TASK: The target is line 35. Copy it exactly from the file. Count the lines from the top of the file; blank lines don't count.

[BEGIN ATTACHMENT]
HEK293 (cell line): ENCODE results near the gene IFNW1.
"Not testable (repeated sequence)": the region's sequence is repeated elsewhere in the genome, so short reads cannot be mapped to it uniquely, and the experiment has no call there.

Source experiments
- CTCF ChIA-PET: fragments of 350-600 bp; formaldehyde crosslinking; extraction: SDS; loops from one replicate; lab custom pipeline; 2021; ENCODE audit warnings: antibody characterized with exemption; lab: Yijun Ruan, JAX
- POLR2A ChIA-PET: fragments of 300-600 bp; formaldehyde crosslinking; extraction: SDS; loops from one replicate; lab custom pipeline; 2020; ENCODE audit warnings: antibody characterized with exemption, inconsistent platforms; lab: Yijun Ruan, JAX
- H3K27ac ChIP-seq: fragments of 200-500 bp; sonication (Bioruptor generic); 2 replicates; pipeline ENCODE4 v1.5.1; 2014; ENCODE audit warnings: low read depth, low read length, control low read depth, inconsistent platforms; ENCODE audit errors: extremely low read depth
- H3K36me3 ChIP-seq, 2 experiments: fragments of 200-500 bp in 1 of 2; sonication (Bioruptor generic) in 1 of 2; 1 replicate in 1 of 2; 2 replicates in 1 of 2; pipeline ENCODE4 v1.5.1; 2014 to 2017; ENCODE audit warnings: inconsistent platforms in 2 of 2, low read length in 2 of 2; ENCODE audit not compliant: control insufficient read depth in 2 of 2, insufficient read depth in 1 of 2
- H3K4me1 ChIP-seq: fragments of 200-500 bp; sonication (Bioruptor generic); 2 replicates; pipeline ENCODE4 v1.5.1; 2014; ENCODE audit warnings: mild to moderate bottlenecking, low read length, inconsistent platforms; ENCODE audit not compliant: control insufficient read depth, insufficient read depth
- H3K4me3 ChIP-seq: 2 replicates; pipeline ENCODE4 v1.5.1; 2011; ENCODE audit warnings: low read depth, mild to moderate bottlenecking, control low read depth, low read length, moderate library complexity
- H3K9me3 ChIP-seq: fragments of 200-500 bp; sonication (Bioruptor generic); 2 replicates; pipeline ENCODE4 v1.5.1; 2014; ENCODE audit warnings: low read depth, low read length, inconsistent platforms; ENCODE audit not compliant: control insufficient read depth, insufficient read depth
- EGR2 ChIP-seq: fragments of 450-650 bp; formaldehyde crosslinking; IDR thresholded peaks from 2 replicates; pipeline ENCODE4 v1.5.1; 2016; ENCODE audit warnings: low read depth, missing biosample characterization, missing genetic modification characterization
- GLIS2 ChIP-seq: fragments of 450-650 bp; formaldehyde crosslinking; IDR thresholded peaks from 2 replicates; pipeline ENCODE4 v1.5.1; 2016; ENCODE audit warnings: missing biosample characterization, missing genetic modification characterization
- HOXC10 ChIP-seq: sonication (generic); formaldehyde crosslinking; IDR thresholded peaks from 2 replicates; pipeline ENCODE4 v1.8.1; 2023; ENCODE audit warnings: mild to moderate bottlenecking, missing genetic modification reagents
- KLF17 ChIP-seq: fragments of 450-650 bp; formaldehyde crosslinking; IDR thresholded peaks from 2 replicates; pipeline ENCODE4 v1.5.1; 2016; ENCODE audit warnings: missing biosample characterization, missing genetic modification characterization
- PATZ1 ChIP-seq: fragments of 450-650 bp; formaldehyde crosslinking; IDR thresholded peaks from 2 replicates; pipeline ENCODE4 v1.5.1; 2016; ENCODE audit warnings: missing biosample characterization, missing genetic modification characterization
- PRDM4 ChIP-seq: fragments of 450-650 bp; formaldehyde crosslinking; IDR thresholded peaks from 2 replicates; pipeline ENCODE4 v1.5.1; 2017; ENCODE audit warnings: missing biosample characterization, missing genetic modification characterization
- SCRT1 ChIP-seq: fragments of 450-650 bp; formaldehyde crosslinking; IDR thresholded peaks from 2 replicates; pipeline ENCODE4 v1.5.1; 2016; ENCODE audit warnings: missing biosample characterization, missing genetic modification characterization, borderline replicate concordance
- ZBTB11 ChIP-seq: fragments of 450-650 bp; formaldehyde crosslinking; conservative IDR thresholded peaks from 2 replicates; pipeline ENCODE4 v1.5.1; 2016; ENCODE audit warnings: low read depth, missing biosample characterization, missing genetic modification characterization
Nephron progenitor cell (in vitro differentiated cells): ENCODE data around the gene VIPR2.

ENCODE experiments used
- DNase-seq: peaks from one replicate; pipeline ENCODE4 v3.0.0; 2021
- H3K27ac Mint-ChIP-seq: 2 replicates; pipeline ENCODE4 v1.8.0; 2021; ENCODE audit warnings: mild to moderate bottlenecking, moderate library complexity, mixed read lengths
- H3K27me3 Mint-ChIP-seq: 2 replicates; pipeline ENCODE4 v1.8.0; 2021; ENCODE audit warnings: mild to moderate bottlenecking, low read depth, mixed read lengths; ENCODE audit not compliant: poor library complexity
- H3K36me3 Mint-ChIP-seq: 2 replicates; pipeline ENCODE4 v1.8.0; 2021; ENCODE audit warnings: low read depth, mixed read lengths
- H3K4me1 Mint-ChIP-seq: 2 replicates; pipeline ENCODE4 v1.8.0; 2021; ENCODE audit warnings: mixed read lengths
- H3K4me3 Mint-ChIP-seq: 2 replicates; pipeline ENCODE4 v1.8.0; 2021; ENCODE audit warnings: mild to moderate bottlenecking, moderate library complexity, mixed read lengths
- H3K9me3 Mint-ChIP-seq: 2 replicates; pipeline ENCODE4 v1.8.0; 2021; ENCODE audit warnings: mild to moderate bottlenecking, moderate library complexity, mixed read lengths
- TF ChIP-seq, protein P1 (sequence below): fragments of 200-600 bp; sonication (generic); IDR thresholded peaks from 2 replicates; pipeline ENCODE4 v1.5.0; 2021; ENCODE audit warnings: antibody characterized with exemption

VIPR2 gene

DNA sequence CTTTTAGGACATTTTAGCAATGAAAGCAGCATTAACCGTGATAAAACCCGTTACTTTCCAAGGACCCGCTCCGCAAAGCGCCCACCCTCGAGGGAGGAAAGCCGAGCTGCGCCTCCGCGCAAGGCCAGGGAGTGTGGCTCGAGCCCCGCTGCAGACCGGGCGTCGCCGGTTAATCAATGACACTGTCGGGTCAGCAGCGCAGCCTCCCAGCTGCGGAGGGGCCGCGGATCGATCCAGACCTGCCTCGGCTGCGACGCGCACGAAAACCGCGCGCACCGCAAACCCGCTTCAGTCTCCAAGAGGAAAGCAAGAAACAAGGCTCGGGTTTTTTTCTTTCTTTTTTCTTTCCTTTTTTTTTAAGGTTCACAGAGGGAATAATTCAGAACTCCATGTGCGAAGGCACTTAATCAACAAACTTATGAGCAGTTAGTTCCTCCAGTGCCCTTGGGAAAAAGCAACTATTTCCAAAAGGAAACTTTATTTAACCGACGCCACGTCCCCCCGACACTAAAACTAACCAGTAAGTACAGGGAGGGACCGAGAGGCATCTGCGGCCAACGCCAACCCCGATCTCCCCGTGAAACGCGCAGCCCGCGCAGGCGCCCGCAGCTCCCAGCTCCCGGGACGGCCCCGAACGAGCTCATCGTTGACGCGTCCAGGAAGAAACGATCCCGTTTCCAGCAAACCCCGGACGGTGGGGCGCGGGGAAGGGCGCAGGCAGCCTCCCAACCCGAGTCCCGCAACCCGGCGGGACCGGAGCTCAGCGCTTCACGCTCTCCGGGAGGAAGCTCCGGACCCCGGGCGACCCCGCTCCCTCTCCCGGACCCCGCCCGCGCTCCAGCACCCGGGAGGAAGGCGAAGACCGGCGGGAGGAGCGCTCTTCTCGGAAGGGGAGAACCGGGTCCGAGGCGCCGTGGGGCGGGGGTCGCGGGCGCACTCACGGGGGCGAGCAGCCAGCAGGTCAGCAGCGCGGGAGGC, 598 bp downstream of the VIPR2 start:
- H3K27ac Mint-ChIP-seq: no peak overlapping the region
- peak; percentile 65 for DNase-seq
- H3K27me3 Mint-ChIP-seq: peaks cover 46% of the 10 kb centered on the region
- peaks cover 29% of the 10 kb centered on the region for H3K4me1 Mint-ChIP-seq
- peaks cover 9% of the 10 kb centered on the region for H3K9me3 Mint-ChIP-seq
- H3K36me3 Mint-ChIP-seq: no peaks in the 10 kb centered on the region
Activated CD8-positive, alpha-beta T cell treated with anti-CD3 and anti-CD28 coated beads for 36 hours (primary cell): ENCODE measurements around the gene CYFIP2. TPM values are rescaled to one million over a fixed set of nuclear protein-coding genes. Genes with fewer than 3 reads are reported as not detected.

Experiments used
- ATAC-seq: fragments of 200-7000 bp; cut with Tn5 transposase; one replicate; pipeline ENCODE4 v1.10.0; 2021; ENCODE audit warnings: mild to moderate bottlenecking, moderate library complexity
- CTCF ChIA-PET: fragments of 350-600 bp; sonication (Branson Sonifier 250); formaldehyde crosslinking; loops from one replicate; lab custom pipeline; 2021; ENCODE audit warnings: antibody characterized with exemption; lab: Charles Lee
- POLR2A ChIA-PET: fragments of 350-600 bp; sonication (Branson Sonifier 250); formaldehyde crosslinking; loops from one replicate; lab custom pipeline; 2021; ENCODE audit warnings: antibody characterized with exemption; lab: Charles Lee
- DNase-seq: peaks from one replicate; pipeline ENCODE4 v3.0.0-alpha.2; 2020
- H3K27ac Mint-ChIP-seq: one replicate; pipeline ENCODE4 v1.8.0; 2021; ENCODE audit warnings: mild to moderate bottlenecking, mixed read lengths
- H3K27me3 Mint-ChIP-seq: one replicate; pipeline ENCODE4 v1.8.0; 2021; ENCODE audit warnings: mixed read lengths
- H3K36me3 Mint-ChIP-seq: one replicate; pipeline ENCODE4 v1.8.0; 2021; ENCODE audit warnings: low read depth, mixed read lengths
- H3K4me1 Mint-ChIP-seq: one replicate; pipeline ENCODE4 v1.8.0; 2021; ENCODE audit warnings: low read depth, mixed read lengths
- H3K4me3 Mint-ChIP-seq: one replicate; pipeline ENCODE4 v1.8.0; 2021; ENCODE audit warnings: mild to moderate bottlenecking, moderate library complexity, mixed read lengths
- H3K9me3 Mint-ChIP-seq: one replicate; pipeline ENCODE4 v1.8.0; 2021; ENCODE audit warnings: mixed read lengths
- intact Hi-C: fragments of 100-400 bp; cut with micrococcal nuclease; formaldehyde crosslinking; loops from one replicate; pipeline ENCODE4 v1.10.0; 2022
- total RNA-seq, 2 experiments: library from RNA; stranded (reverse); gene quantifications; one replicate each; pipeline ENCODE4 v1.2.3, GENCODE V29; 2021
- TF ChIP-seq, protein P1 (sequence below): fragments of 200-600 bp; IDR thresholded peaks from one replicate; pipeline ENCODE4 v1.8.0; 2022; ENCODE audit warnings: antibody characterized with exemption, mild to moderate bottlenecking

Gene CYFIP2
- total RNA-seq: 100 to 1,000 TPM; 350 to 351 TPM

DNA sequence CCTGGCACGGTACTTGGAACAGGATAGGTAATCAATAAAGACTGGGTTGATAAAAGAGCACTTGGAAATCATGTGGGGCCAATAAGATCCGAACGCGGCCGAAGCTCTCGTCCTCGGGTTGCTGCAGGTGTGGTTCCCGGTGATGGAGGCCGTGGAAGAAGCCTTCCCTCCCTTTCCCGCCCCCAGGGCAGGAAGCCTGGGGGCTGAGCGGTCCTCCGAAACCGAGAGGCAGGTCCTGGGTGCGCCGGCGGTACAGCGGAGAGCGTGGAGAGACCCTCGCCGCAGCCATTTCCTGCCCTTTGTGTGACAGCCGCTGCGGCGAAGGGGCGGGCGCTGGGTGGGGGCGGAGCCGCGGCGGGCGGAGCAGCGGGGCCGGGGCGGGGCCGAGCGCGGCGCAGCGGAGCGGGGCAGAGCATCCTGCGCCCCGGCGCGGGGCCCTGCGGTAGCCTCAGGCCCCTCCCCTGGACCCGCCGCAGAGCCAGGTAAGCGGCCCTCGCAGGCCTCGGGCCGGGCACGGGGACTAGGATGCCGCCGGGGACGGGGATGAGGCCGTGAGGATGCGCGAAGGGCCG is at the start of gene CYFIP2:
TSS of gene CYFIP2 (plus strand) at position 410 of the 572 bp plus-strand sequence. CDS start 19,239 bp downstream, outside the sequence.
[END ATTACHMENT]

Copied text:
- peaks cover 9% of the 10 kb centered on the region for H3K9me3 Mint-ChIP-seq